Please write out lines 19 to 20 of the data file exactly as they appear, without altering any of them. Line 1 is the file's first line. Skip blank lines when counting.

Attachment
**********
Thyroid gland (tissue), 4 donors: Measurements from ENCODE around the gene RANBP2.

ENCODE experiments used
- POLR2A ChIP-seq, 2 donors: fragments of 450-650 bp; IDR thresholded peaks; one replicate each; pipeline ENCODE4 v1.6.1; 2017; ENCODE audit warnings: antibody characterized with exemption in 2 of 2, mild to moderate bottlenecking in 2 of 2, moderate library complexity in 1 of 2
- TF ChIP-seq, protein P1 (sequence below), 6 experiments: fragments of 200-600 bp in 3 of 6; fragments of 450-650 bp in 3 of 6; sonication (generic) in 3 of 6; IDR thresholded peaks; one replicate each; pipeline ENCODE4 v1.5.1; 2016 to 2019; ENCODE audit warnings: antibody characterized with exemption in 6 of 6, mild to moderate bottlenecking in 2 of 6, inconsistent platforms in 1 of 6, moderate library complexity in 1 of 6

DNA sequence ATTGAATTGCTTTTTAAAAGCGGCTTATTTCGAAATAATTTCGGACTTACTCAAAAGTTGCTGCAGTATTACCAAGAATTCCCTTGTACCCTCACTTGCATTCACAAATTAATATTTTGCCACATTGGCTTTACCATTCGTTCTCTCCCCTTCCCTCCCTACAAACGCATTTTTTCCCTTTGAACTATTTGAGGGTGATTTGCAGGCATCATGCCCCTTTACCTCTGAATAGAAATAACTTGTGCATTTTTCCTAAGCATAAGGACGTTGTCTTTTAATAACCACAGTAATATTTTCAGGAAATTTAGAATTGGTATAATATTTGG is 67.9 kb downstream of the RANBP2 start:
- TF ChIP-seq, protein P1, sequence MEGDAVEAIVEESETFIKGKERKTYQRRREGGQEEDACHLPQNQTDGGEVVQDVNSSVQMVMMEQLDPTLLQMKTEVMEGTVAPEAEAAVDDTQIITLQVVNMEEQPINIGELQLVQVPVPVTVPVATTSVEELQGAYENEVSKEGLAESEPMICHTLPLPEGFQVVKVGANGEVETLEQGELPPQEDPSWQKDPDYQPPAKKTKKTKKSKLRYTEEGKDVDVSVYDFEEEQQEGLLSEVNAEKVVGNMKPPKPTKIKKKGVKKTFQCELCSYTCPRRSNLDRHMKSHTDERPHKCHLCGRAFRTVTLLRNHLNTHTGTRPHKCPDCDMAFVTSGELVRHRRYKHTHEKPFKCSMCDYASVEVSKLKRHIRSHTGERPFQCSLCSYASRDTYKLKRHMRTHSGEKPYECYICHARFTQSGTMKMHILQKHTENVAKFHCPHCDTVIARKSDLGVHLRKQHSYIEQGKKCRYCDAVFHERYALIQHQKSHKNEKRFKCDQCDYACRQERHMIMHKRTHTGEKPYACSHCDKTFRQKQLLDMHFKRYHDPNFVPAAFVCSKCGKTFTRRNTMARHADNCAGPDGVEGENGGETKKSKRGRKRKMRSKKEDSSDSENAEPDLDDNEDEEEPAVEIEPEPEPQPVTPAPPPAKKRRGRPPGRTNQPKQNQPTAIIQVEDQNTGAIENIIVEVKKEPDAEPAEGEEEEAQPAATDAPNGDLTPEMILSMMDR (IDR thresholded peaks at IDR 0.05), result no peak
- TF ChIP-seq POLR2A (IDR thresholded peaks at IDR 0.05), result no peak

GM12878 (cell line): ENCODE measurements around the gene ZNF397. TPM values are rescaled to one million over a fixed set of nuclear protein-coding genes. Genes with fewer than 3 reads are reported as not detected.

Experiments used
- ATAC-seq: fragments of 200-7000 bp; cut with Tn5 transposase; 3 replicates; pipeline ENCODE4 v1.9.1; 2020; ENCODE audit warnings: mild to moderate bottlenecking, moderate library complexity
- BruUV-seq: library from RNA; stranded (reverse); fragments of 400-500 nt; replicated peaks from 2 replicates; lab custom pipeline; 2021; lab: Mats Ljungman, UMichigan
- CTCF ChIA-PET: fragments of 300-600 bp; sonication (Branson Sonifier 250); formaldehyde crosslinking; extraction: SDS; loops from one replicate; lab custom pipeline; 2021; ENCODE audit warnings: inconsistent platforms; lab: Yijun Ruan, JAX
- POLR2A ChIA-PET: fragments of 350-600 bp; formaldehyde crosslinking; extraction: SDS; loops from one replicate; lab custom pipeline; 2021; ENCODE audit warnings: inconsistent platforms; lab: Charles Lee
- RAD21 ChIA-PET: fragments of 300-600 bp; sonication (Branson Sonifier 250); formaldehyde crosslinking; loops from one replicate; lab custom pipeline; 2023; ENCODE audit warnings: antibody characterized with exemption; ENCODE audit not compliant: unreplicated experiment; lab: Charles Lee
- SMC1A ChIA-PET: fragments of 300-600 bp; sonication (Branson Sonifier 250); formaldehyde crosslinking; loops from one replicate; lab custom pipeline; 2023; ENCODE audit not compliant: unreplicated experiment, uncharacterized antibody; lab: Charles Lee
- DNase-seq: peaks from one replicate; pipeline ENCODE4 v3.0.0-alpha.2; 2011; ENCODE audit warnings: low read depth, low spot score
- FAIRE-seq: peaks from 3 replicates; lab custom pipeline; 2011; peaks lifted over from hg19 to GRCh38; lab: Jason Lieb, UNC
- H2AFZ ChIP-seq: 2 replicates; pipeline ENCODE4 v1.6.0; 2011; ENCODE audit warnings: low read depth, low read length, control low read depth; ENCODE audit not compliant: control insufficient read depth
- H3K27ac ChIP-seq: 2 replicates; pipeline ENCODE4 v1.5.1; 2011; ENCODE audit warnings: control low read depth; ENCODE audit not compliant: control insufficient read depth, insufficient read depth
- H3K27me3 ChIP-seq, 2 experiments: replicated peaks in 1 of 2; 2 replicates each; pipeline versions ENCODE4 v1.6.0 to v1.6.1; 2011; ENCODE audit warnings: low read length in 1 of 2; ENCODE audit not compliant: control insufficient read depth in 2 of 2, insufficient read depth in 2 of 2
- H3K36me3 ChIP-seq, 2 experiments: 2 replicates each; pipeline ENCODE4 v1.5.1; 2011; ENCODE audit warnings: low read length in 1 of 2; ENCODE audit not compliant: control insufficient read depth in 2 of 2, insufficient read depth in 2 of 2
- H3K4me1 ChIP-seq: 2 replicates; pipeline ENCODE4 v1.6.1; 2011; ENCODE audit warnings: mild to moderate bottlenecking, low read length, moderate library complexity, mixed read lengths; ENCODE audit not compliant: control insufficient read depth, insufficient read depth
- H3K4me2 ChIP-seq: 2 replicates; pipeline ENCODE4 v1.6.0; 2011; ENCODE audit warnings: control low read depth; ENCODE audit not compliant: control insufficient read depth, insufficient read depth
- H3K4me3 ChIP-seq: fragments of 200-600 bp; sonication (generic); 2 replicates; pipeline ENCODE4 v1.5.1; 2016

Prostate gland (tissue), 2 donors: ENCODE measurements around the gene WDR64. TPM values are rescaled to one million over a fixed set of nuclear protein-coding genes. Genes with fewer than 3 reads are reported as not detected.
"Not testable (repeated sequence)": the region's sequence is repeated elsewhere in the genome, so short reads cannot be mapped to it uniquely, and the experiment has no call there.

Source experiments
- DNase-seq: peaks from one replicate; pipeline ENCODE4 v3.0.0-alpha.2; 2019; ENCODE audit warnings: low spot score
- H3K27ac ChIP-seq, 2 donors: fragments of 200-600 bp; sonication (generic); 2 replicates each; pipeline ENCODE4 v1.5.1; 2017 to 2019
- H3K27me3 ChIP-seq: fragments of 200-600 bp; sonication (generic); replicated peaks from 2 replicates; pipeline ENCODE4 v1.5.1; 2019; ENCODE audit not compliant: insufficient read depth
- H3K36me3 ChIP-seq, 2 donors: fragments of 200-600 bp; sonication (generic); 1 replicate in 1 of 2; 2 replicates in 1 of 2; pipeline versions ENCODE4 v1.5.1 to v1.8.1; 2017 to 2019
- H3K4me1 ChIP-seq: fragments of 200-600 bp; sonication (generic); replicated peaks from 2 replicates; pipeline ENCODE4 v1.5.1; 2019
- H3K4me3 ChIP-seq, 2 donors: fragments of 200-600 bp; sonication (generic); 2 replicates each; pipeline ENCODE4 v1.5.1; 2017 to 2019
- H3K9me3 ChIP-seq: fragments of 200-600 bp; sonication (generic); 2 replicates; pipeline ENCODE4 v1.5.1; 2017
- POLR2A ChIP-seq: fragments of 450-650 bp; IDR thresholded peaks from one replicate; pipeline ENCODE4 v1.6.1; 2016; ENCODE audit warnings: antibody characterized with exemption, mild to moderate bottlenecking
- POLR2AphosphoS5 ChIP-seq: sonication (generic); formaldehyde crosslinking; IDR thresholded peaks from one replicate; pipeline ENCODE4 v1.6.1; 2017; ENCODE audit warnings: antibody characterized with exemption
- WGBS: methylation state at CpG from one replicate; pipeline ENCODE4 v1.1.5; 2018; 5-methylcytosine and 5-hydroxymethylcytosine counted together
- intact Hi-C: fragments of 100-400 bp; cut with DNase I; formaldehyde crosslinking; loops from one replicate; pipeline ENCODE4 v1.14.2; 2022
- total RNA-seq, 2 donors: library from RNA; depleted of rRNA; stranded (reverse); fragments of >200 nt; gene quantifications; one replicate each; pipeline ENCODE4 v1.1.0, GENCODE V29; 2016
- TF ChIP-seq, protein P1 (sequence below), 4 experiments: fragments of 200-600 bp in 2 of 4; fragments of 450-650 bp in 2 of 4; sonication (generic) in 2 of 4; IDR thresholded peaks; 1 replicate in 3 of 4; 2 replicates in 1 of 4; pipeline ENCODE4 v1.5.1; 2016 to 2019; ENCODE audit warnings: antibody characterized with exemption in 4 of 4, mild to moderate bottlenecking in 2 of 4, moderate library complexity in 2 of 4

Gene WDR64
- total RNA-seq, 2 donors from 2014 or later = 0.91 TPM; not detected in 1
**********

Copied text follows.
- H3K27ac ChIP-seq: 2 replicates; pipeline ENCODE4 v1.5.1; 2011; ENCODE audit warnings: control low read depth; ENCODE audit not compliant: control insufficient read depth, insufficient read depth
- H3K27me3 ChIP-seq, 2 experiments: replicated peaks in 1 of 2; 2 replicates each; pipeline versions ENCODE4 v1.6.0 to v1.6.1; 2011; ENCODE audit warnings: low read length in 1 of 2; ENCODE audit not compliant: control insufficient read depth in 2 of 2, insufficient read depth in 2 of 2